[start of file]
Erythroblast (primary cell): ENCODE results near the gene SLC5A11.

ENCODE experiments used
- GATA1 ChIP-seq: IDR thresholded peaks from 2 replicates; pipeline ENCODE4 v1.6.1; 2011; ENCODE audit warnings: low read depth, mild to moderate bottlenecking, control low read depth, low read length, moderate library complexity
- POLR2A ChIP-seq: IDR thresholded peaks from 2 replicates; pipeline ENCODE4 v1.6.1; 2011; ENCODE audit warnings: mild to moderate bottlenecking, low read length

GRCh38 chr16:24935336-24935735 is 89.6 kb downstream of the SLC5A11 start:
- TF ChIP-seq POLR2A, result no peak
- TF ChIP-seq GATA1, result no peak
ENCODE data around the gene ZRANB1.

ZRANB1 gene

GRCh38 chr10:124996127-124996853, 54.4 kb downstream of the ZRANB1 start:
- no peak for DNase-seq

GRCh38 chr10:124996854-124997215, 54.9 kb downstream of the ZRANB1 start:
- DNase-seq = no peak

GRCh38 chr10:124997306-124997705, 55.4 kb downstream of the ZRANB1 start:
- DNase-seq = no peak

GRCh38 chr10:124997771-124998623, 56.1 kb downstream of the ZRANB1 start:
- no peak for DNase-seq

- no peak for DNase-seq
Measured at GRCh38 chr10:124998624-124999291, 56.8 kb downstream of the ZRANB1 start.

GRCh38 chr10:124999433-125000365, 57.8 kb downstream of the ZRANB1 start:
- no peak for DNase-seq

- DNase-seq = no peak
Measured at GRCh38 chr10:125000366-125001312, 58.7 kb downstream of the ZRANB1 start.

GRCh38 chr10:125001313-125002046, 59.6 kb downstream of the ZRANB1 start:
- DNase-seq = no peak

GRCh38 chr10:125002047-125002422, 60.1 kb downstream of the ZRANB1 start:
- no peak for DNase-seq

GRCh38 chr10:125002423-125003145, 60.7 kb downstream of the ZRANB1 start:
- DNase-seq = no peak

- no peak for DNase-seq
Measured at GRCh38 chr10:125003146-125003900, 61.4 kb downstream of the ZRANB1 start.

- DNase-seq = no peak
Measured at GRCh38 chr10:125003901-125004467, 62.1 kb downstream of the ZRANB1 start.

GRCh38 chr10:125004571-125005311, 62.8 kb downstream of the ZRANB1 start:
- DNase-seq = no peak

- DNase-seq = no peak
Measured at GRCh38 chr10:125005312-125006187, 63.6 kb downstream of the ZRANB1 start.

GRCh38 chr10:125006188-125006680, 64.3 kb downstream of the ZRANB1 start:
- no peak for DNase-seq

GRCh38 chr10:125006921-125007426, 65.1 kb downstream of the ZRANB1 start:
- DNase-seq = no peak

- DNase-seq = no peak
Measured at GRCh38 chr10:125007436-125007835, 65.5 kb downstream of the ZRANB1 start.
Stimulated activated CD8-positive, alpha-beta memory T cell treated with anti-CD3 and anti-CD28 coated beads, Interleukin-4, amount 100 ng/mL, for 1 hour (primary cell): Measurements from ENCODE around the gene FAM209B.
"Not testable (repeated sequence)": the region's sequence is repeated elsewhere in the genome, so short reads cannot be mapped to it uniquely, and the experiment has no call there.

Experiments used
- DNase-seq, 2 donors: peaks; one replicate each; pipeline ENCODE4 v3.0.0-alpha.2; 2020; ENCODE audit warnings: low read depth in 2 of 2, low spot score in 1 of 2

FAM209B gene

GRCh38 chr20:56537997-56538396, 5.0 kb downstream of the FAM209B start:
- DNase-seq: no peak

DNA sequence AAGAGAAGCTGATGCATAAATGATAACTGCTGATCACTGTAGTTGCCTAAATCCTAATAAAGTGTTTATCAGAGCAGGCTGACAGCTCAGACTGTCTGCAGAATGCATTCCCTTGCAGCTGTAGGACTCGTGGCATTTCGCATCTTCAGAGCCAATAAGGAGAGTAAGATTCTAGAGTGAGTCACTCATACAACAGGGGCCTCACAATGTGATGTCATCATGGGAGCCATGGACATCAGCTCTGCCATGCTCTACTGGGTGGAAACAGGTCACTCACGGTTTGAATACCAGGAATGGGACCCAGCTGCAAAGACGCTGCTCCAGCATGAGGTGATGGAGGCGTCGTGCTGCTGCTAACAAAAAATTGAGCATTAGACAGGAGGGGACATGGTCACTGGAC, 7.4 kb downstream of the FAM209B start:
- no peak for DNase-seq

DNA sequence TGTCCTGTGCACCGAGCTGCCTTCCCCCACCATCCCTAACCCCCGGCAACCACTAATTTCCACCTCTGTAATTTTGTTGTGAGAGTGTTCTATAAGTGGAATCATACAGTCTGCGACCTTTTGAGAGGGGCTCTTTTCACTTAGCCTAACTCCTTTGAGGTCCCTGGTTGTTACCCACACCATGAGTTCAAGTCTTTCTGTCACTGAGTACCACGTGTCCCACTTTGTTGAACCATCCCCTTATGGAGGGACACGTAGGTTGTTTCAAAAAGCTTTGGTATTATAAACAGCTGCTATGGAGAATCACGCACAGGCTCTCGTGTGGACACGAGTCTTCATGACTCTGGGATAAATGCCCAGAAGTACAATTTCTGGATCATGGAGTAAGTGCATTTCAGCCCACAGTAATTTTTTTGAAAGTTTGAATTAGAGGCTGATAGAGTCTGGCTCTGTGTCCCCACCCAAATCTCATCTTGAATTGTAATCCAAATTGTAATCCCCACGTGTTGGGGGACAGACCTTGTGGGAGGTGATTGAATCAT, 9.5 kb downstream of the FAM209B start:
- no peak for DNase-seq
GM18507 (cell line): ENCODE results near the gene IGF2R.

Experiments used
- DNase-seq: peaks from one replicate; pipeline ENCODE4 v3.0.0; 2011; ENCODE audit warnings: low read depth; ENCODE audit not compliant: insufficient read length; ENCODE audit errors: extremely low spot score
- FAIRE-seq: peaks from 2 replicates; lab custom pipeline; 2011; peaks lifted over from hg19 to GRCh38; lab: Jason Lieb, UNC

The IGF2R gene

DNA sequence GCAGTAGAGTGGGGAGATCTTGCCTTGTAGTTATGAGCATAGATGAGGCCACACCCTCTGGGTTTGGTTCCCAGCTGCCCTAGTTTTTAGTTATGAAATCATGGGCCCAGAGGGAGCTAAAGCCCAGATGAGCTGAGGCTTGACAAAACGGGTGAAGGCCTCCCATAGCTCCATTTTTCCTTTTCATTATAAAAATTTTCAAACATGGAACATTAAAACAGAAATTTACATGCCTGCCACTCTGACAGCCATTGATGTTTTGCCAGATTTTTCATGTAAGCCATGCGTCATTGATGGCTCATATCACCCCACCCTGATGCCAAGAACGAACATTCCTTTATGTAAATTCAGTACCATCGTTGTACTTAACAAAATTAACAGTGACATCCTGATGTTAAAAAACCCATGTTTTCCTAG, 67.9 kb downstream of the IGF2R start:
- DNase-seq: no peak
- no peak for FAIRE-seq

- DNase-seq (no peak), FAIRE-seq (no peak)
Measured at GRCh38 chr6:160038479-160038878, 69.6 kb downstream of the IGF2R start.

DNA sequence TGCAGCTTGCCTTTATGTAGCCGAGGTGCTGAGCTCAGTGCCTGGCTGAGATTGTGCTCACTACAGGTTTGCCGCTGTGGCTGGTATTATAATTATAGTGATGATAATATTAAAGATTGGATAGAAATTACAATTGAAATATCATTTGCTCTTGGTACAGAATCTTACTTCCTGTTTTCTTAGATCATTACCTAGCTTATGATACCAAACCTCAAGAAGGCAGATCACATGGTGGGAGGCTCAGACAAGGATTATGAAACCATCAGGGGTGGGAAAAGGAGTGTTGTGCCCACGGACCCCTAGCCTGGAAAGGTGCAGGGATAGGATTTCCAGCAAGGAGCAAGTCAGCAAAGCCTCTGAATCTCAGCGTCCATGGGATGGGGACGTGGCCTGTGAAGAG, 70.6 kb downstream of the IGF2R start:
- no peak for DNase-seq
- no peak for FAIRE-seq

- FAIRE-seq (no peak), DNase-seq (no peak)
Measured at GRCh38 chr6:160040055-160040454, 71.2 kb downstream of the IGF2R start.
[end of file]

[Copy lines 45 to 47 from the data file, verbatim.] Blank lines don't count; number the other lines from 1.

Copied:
"Not testable (repeated sequence)": the region's sequence is repeated elsewhere in the genome, so short reads cannot be mapped to it uniquely, and the experiment has no call there.

Experiments used
- DNase-seq, 2 donors: peaks; one replicate each; pipeline ENCODE4 v3.0.0-alpha.2; 2020; ENCODE audit warnings: low read depth in 2 of 2, low spot score in 1 of 2